We’ve found ourselves in quite a bit of a hot mess with the upcoming Presidential Election. The world is watching what choice American voters will make.
Will we elect a woman who has no regard for the sanctity of life and who will make it her mission to further expand abortion access? Or will we instead choose a man who has made such vulgar and degrading comments towards women that we cannot even write them here?
Neither candidate is one that I want leading my country. Neither is a person that I would hope my son or daughter would emulate, respect and admire. What has happened to the morals and values that our country was founded on?
“…if my people, who are called by my name, will humble themselves and pray and seek my face and turn from their wicked ways, then I will hear from heaven, and I will forgive their sin and will heal their land.” – 2 Chronicles 7:14
There’s not too much to say about this one. I don’t pray daily for our nation’s leaders. I didn’t start praying for this election until it became such a glaring problem. I’ll admit that I’ve prayed more fervently for patience during my toddler’s potty training than I’ve prayed for a Holy man or woman of God to be the President of this country. It’s time to expand my prayer life.
“When you are living in the land the Lord your God is giving you, there might be some poor people living among you. You must not be selfish.” – Deuteronomy 15:7-8
The last time I prayed outside of an abortion clinic was four years ago. The last time I went to serve at a soup kitchen was eight years ago. I’m pro-life and I passionately care about the needs of the poor, but I haven’t lifted a finger to serve them in way too long. I have 5 kids, but that’s just an excuse. A Christian needs to be present in the world. They will only come to know Jesus if we are Jesus to them. It’s not my government’s job to serve, it’s mine. It’s time for me to get out there and serve.
“Then the master told his servant, ‘Go out to the roads and country lanes and compel them to come in, so that my house will be full.’” – Luke 14:23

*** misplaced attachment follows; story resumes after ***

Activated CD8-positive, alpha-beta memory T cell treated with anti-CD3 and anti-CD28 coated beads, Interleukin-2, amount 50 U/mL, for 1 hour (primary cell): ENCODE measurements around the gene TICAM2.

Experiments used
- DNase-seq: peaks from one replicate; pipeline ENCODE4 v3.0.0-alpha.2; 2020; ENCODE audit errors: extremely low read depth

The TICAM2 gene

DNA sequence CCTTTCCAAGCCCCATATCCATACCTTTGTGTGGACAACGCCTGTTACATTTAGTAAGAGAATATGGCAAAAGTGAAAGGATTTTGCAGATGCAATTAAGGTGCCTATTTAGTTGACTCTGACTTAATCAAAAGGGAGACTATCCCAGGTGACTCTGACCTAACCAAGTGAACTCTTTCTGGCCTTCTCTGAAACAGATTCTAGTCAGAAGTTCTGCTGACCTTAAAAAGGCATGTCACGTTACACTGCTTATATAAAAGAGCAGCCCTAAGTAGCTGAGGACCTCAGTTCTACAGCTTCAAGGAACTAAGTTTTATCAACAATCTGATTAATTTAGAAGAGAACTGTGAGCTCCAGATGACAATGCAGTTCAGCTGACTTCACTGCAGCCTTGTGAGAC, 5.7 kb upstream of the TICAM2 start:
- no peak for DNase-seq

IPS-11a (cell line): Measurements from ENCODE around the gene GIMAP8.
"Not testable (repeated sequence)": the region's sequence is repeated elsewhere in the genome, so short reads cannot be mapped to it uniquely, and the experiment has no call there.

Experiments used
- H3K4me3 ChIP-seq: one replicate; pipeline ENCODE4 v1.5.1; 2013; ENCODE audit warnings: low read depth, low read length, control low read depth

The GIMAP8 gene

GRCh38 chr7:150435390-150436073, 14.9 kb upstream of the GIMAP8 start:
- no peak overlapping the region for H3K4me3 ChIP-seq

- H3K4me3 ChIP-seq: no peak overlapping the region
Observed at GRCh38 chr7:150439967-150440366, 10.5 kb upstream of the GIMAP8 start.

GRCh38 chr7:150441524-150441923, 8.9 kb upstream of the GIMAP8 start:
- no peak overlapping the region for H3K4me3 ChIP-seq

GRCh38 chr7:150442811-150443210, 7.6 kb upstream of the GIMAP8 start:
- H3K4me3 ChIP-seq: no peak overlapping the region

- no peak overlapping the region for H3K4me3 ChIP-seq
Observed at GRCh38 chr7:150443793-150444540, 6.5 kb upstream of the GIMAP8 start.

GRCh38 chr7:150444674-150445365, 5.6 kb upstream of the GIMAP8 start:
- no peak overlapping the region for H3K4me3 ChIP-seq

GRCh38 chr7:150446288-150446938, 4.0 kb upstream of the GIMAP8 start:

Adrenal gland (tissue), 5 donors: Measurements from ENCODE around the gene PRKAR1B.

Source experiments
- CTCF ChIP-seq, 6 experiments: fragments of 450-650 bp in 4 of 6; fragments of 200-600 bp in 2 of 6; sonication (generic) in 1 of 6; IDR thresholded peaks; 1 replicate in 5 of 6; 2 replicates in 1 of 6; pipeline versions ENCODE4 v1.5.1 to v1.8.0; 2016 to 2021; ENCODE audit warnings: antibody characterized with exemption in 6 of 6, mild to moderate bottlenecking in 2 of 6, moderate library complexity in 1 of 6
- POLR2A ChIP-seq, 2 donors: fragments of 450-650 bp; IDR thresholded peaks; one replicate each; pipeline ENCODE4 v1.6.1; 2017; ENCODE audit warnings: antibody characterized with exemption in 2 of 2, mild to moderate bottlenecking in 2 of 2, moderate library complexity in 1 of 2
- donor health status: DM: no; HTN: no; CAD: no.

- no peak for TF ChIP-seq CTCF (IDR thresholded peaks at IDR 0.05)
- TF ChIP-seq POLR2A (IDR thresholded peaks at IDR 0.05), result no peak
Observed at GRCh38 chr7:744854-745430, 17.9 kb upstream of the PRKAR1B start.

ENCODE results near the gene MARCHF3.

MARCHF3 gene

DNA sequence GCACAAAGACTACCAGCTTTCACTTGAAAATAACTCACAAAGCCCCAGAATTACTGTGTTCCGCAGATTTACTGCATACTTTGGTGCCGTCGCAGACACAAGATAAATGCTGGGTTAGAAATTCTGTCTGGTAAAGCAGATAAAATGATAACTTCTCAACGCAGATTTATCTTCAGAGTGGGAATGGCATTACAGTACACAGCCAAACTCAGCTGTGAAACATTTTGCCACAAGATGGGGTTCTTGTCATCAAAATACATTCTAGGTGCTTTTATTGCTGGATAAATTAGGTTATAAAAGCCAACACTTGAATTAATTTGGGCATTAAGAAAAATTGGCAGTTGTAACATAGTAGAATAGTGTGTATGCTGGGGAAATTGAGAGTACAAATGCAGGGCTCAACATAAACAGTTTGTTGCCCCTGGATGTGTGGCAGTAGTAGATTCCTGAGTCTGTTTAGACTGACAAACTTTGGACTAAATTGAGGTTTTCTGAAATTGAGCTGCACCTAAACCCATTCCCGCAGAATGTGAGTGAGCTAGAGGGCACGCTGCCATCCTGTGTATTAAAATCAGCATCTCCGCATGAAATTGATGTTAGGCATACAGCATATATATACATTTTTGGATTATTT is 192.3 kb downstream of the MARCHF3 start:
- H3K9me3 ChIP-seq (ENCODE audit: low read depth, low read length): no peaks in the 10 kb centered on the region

I have invited people to retreats, speakers, Christian concerts, but I’ve never invited anyone to Mass. I’ve never given anyone the opportunity to be transformed by witnessing the power of the Eucharist. Maybe if more people were in the House of God, they would also be convicted (and vote with!) the same morals and values that I have… but, I’ve never even given them the chance. It’s time to stop assuming people will find the Mass boring and out-of-date and start extending an invitation to worship Our Lord.
“My dear brothers and sisters, take note of this: Everyone should be quick to listen, slow to speak and slow to become angry.” – James 1:19
I don’t like to listen to people whose views differ from my own. I tune them out. I start thinking of what I will say next. I want to be right. And, in doing so, I’ve turned them away because they don’t want to listen to me either. For things to change, I need to listen to and respect the voice of my proverbial neighbor. I don’t have to agree with them or believe what they say to be true, but in listening to them, I show them that they have value as a person. It’s a starting place, a posture. It’s time to peacefully sit down with those who are different from me.
“Speak up for those who cannot speak for themselves, for the rights of all who are destitute. Speak up and judge fairly; defend the rights of the poor and needy.” – Proverbs 31:8-9
I’ve become too politically correct. In many situations, I’m afraid that standing up for what I believe will make me look like a close-minded bigot. Though I need to listen to those who are different, I also need to take a stand and share God’s truth in love. I cannot be afraid of what men will think of me. It’s time that I learn when to speak up and preach the Gospel.
I have fallen short and now I beg God to have mercy as we elect a leader for this country. I ask forgiveness for failing to pray, failing to act, failing to invite, failing to listen and failing to stand for truth and justice.
Brothers and sisters in Christ, let’s commit together to truly make America great again. Let’s start by looking at our own lives to see what needs to be changed. It’s time for everyone that claims to be a Christian to start living like one. If we can do that, maybe the 2020 election will look much different than this one.
This is a powerful homily given at Saints Simon and Jude Cathedral in Phoenix, Az on October 2nd, 2016. Fr. Lankeit provides excellent insight into issues we should be most concerned about in this election.
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